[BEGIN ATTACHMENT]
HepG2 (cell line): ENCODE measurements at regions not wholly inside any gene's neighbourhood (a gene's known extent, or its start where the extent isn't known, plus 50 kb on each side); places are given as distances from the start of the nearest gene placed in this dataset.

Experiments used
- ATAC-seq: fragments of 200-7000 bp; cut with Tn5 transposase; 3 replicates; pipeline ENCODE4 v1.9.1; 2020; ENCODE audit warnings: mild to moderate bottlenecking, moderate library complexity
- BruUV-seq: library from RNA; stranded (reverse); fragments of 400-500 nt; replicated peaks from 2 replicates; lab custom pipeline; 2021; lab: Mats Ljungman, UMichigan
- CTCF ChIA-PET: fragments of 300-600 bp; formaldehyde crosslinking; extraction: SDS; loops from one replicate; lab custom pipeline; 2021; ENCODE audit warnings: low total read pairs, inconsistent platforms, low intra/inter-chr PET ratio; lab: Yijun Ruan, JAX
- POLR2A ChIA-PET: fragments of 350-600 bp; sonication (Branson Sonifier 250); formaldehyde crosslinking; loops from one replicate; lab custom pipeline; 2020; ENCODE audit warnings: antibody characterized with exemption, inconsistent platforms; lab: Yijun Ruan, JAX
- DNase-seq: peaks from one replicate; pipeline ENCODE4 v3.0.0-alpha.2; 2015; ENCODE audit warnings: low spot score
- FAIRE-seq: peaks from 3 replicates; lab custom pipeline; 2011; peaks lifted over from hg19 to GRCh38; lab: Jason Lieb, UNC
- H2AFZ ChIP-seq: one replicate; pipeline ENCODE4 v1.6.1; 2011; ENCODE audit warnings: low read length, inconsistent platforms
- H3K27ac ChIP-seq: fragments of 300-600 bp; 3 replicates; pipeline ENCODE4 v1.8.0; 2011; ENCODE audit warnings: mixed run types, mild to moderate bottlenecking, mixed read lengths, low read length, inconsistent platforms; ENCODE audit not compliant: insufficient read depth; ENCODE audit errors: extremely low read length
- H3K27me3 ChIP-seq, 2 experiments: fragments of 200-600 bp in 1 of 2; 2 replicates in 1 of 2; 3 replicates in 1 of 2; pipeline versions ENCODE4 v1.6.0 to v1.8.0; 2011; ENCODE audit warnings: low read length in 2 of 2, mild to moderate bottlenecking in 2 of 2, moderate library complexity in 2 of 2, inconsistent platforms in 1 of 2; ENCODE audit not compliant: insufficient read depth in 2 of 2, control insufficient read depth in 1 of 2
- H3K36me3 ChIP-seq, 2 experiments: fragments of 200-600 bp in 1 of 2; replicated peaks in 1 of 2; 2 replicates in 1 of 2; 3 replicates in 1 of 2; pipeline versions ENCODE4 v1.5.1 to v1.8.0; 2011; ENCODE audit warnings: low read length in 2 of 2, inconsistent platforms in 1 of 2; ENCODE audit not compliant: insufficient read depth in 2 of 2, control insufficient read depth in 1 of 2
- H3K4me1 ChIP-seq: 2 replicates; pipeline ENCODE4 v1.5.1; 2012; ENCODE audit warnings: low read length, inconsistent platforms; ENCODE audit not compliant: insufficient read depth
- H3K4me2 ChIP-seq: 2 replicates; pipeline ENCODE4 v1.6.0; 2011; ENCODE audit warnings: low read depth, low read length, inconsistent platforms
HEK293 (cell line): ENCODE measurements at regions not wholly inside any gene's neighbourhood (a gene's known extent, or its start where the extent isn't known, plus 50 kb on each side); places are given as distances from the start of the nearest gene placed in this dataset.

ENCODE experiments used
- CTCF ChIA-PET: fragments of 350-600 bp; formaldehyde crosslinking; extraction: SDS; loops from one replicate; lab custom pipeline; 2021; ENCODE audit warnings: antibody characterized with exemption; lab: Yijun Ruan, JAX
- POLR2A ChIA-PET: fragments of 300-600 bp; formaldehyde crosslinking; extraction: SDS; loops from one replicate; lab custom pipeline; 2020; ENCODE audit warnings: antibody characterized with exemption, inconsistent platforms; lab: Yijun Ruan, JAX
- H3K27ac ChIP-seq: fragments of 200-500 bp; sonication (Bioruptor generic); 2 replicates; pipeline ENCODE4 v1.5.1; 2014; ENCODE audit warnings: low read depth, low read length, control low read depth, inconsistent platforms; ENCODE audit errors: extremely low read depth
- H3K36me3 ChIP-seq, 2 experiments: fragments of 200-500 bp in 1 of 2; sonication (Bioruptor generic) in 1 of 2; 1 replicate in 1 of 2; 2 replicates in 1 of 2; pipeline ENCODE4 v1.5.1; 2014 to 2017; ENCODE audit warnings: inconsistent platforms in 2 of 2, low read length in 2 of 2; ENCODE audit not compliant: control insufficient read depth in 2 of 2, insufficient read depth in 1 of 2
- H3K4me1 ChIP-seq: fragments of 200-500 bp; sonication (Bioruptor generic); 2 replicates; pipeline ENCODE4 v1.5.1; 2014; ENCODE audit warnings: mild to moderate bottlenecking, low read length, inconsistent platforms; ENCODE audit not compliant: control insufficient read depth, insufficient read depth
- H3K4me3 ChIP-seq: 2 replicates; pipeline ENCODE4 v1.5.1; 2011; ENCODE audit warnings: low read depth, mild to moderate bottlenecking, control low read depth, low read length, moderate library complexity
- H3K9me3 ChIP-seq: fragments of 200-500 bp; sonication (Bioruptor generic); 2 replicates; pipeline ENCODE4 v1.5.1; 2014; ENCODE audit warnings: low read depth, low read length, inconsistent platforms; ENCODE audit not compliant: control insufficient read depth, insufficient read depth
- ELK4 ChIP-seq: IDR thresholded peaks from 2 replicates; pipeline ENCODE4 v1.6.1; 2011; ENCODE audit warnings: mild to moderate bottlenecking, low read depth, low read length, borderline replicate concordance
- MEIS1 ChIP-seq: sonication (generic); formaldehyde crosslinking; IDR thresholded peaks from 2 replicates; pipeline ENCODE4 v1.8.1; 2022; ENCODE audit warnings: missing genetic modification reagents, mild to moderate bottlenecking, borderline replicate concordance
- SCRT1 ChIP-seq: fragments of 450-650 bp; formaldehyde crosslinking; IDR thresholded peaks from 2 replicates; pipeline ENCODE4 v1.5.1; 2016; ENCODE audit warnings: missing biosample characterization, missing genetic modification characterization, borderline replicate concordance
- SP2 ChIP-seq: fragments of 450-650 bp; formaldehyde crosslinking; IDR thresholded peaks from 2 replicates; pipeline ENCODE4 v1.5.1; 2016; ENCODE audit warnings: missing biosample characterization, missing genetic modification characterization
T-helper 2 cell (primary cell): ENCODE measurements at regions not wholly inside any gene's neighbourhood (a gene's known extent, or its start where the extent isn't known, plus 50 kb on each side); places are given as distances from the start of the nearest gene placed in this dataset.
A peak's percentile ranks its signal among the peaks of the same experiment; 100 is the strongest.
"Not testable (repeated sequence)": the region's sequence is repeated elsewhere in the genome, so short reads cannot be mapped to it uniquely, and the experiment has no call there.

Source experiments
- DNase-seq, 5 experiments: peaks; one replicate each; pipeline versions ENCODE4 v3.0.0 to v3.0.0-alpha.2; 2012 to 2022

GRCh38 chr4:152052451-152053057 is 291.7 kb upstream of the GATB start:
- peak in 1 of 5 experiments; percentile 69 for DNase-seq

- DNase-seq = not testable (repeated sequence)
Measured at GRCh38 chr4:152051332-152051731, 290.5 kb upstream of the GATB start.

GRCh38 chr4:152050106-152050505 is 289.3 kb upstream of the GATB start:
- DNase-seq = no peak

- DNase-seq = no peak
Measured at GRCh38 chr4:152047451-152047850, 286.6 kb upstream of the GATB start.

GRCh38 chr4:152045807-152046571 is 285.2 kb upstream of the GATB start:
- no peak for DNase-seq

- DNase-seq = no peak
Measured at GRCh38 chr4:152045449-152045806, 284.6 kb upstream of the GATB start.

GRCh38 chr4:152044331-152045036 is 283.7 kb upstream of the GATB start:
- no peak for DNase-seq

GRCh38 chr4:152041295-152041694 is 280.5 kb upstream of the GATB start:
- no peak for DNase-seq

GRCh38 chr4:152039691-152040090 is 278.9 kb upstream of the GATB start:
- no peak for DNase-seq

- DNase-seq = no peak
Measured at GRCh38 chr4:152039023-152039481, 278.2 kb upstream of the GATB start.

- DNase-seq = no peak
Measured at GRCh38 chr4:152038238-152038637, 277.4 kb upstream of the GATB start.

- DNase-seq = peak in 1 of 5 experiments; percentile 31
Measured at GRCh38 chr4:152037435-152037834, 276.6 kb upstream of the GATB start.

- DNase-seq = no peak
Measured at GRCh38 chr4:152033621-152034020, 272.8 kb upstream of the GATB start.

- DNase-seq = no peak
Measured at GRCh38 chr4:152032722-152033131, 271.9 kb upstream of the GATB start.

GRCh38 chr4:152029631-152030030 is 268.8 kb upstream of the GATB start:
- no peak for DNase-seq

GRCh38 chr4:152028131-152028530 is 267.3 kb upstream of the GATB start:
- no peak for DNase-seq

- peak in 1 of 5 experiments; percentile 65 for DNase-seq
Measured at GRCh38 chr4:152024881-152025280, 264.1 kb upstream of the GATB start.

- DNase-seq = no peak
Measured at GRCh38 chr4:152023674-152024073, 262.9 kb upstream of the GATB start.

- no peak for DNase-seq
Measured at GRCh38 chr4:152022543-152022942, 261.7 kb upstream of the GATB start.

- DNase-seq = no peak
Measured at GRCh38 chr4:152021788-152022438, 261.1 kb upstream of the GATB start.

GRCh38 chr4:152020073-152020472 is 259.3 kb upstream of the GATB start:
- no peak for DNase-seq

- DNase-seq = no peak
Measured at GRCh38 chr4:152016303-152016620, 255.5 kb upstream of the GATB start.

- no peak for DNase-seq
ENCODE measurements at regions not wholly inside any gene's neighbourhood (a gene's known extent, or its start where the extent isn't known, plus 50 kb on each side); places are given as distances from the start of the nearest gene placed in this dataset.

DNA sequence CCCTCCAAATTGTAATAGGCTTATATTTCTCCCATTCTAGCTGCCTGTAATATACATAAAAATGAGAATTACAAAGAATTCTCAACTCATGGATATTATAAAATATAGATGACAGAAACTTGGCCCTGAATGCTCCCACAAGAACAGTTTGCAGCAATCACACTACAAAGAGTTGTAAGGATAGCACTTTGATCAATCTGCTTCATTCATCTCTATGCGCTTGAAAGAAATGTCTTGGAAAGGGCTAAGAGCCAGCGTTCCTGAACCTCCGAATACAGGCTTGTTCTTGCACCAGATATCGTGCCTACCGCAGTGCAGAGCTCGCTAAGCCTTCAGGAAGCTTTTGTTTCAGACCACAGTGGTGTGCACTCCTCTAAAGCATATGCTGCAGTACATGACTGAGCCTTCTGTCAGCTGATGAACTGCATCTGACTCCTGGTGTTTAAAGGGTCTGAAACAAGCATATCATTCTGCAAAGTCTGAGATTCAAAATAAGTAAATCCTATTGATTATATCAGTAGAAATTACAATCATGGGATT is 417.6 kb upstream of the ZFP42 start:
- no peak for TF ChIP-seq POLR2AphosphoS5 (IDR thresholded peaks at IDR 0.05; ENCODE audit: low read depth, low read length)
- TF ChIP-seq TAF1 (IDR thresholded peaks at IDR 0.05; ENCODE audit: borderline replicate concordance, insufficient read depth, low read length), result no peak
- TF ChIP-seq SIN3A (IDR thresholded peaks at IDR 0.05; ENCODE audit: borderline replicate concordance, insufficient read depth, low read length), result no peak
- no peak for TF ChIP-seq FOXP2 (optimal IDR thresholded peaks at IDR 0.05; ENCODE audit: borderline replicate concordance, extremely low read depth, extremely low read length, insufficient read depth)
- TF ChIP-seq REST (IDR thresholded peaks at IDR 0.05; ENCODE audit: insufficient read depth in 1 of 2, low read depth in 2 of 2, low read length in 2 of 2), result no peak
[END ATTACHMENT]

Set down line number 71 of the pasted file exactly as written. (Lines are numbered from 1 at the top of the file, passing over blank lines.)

- DNase-seq = no peak